Advice for transitioning service members? Take advantage of your benefits and use the resources provided to you – there’s a lot of good information and you need to take the time to learn about what is out there.

[/fusion_text][/one_half][one_half last=”yes” spacing=”yes” center_content=”no” hide_on_mobile=”no” background_color=”” background_image=”” background_repeat=”no-repeat” background_position=”left top” hover_type=”none” link=”” border_position=”all” border_size=”0px” border_color=”” border_style=”” padding=”” margin_top=”” margin_bottom=”” animation_type=”” animation_direction=”” animation_speed=”0.1″ animation_offset=”” class=”” id=””][imageframe lightbox=”no” lightbox_image=”” style_type=”none” hover_type=”none” bordercolor=”” bordersize=”0px” borderradius=”0″ stylecolor=”” align=”none” link=”” linktarget=”_self” animation_type=”0″ animation_direction=”down” animation_speed=”0.1″ animation_offset=”” hide_on_mobile=”no” class=”” id=””] [/imageframe][fusion_text]

Age: 33

Military Service:
First Lieutenant (O-2), Army (2002-2006), Army Reserve (2006-Present)

MOS: Health Services Human Resources (70F)

Education: MBA, University of Phoenix, 2008

[/fusion_text][/one_half][/fullwidth][fullwidth background_color=”” background_image=”” background_parallax=”none” enable_mobile=”no” parallax_speed=”0.3″ background_repeat=”no-repeat” background_position=”left top” video_url=”” video_aspect_ratio=”16:9″ video_webm=”” video_mp4=”” video_ogv=”” video_preview_image=”” overlay_color=”” overlay_opacity=”0.5″ video_mute=”yes” video_loop=”yes” fade=”no” border_size=”0px” border_color=”” border_style=”” padding_top=”20″ padding_bottom=”20″ padding_left=”” padding_right=”” hundred_percent=”no” equal_height_columns=”no” hide_on_mobile=”no” menu_anchor=”” class=”” id=””][one_full last=”yes” spacing=”yes” center_content=”no” hide_on_mobile=”no” background_color=”” background_image=”” background_repeat=”no-repeat” background_position=”left top” hover_type=”none” link=”” border_position=”all” border_size=”0px” border_color=”” border_style=”” padding=”” margin_top=”” margin_bottom=”” animation_type=”” animation_direction=”” animation_speed=”0.1″ animation_offset=”” class=”” id=””][title size=”2″ content_align=”left” style_type=”double solid” sep_color=”” margin_top=”” margin_bottom=”” class=”” id=””]Eileen G. Underwood[/title][fusion_text]Security Area Manager for the Magic Kingdom Park, Walt Disney Company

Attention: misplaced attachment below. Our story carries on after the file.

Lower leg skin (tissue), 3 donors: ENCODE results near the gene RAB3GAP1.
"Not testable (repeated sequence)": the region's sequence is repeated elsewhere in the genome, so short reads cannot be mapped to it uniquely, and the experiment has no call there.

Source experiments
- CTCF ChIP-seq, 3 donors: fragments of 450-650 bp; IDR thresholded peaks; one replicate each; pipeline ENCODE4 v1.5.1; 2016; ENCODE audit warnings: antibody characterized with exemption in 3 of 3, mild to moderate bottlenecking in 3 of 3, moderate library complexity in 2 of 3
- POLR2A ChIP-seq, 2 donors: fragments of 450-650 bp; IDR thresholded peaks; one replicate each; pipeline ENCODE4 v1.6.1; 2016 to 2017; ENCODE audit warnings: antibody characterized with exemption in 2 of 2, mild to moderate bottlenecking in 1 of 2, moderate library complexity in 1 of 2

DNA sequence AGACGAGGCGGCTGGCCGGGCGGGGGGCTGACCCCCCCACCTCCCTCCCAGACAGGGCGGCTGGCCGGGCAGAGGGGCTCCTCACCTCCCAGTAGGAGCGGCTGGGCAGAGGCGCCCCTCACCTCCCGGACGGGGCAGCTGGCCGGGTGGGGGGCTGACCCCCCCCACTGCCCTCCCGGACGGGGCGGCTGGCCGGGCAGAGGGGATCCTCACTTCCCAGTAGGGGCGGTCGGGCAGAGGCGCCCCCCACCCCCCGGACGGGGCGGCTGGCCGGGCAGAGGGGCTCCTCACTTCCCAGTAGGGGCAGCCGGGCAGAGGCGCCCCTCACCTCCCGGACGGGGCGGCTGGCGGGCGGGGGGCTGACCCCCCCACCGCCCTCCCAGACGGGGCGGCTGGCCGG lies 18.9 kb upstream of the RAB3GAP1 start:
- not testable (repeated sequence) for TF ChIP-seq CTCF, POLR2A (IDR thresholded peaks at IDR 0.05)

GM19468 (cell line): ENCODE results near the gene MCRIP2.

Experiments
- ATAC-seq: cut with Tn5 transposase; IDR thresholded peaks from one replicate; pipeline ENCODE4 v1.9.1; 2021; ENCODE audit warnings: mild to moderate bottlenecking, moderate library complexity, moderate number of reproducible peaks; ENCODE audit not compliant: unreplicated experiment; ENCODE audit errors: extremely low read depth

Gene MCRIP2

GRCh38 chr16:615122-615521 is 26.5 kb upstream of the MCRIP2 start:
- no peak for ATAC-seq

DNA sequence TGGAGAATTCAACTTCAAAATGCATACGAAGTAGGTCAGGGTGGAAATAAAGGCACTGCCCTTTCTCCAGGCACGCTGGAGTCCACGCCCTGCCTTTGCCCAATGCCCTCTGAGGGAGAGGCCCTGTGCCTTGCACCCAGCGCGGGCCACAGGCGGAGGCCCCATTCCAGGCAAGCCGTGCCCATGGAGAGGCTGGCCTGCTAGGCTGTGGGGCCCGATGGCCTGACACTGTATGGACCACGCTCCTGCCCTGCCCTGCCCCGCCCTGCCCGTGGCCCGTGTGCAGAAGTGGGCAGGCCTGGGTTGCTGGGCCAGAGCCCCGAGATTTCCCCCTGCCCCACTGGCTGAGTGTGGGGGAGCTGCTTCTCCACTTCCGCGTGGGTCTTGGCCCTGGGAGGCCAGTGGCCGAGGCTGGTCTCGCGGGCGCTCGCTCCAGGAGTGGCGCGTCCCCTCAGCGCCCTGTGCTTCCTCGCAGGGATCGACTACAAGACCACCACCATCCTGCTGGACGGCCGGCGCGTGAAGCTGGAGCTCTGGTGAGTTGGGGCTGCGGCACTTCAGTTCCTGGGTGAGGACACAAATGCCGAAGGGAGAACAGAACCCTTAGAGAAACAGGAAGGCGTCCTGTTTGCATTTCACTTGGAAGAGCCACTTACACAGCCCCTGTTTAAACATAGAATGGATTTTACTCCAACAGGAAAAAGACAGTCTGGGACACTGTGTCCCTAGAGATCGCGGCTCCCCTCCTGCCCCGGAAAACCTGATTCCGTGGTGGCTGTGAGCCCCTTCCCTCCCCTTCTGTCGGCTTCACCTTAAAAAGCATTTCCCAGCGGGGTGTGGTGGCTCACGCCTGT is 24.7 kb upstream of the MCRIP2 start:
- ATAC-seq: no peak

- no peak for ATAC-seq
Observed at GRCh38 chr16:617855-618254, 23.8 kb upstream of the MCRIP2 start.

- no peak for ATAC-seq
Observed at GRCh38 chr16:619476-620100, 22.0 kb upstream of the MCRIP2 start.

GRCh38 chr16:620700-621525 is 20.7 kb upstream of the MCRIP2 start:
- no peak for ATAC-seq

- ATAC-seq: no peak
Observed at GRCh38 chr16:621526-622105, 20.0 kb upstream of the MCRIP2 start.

[/fusion_text][/one_full][one_half last=”no” spacing=”yes” center_content=”no” hide_on_mobile=”no” background_color=”” background_image=”” background_repeat=”no-repeat” background_position=”left top” hover_type=”none” link=”” border_position=”all” border_size=”0px” border_color=”” border_style=”” padding=”” margin_top=”” margin_bottom=”” animation_type=”” animation_direction=”” animation_speed=”0.1″ animation_offset=”” class=”” id=””][imageframe lightbox=”no” lightbox_image=”” style_type=”none” hover_type=”none” bordercolor=”” bordersize=”0px” borderradius=”0″ stylecolor=”” align=”none” link=”” linktarget=”_self” animation_type=”0″ animation_direction=”down” animation_speed=”0.1″ animation_offset=”” hide_on_mobile=”no” class=”” id=””] [/imageframe][fusion_text]

Age: 56

Military Service:
Staff Sergeant (E-6), Army (1978-1989)

MOS: Military Intelligence

Education: Bachelor’s degree, equivalent criminal justice

[/fusion_text][/one_half][one_half last=”yes” spacing=”yes” center_content=”no” hide_on_mobile=”no” background_color=”” background_image=”” background_repeat=”no-repeat” background_position=”left top” hover_type=”none” link=”” border_position=”all” border_size=”0px” border_color=”” border_style=”” padding=”” margin_top=”” margin_bottom=”” animation_type=”” animation_direction=”” animation_speed=”0.1″ animation_offset=”” class=”” id=””][fusion_text]

What do you do? I lead security at the Magic Kingdom Park.

How has your military background helped you in this industry? What I am doing now utilizes many of the tools and education that the military afforded to me. My military experience and education has helped me tremendously, not only in my security role but also as a leader.

What’s the biggest challenge? One of our biggest challenges is making magic for our guests while we conduct our security protocols at the front of our park. We strive daily to work in a timely and friendly fashion so that our guests can begin their wonderful and magical experience inside the Magic Kingdom Park.

Advice for transitioning service members? My advice to those transitioning is to learn the Disney culture from your peers and friends. You can also join the SALUTE Diversity Resource Group and connect with many other veterans who can also give you tips, camaraderie and mentoring to assist you in adjusting to a wonderful Disney career utilizing much of your military experience. I would also tell other veterans that you have so much to offer to Disney and not to give up. You will be so glad you didn’t!